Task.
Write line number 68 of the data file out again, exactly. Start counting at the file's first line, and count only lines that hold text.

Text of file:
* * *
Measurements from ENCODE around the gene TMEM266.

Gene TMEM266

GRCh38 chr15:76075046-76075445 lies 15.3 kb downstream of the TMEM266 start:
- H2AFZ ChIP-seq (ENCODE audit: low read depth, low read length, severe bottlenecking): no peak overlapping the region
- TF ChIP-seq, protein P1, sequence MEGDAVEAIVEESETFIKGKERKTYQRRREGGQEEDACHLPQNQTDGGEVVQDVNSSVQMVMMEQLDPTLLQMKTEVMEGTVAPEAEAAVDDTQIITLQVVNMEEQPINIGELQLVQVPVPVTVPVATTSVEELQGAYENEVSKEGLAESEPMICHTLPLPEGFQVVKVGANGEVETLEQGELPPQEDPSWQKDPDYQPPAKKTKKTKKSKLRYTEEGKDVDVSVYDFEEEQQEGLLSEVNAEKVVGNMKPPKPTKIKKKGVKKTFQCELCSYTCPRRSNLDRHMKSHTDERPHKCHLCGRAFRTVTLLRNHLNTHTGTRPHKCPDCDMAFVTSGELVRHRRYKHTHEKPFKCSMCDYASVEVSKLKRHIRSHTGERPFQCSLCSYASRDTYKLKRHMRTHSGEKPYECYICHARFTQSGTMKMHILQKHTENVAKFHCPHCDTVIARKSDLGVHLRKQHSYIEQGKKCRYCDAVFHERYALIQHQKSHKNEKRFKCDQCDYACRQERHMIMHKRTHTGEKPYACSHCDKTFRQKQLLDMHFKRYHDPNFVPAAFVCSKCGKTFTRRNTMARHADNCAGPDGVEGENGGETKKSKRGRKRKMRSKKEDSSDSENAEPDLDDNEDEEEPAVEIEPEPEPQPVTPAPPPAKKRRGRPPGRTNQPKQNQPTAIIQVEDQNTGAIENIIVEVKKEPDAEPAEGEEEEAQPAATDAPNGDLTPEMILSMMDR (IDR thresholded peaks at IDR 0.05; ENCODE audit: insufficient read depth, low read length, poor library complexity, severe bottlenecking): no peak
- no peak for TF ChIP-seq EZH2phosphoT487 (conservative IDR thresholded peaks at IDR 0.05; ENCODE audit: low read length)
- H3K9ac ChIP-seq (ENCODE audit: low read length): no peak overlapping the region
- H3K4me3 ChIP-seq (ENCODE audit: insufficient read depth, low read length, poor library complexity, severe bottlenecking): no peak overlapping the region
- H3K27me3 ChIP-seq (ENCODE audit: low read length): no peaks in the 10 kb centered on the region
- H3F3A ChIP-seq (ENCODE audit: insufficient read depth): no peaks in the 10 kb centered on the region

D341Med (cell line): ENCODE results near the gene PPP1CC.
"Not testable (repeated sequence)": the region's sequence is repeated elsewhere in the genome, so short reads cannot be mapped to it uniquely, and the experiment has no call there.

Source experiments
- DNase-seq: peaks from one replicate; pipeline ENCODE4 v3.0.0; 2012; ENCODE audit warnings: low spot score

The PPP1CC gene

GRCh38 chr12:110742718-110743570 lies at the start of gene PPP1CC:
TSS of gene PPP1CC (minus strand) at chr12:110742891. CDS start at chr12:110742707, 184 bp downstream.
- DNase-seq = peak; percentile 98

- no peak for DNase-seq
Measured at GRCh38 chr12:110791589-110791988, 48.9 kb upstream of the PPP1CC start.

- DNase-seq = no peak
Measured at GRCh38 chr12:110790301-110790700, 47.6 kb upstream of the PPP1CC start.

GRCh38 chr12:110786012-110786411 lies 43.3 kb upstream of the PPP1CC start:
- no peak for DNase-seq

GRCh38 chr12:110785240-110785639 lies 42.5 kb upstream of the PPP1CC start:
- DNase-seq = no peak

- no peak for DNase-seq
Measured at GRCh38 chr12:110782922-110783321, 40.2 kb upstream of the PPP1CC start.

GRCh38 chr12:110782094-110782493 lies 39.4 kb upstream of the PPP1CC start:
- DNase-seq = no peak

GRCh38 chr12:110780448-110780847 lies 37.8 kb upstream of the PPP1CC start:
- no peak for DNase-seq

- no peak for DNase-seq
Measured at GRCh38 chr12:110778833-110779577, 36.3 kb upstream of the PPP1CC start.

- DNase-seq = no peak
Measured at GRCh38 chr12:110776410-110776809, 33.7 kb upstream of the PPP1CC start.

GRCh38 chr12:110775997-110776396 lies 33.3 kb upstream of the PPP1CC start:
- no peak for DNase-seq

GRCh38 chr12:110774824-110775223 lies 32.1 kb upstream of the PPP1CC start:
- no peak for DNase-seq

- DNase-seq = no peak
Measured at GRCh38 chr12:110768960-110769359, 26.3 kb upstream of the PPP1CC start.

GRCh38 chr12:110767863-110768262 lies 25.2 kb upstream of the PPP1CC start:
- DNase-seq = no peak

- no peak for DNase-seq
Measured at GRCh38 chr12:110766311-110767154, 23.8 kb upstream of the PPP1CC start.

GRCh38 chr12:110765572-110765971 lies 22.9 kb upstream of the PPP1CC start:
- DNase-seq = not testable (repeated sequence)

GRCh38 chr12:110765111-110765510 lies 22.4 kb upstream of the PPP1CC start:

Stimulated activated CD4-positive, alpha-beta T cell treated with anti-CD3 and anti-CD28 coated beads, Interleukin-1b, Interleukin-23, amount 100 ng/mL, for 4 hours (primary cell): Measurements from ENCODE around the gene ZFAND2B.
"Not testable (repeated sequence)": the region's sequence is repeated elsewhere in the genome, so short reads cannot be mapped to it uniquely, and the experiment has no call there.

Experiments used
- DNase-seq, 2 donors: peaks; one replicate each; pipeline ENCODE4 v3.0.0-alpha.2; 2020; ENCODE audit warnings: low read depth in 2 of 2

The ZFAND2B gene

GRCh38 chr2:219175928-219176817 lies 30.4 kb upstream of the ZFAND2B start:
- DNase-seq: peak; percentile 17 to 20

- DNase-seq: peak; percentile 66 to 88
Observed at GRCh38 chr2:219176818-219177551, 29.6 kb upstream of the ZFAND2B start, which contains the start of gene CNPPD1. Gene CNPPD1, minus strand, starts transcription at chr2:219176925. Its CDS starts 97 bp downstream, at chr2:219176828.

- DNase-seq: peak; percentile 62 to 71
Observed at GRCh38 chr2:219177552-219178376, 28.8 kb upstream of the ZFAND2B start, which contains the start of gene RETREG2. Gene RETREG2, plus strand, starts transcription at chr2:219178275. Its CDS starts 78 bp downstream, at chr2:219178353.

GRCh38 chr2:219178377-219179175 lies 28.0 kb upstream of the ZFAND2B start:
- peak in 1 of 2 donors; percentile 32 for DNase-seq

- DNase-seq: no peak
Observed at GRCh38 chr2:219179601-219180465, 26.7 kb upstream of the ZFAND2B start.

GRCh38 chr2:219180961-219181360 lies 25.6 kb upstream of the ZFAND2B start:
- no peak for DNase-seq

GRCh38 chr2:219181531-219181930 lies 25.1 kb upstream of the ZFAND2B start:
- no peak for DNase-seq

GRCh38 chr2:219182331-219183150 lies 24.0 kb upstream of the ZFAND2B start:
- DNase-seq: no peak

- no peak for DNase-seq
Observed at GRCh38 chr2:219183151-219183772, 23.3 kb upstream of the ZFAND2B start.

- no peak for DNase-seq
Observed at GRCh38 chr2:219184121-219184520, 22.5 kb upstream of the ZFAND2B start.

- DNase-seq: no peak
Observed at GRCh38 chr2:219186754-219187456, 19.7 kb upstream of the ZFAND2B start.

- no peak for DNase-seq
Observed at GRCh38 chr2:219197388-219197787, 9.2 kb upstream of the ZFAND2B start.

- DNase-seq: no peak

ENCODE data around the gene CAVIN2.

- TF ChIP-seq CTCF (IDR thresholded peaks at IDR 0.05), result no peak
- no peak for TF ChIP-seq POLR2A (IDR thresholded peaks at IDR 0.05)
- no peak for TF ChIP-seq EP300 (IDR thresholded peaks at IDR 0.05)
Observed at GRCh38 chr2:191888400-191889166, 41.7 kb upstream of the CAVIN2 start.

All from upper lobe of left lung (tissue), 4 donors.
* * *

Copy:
- no peak for DNase-seq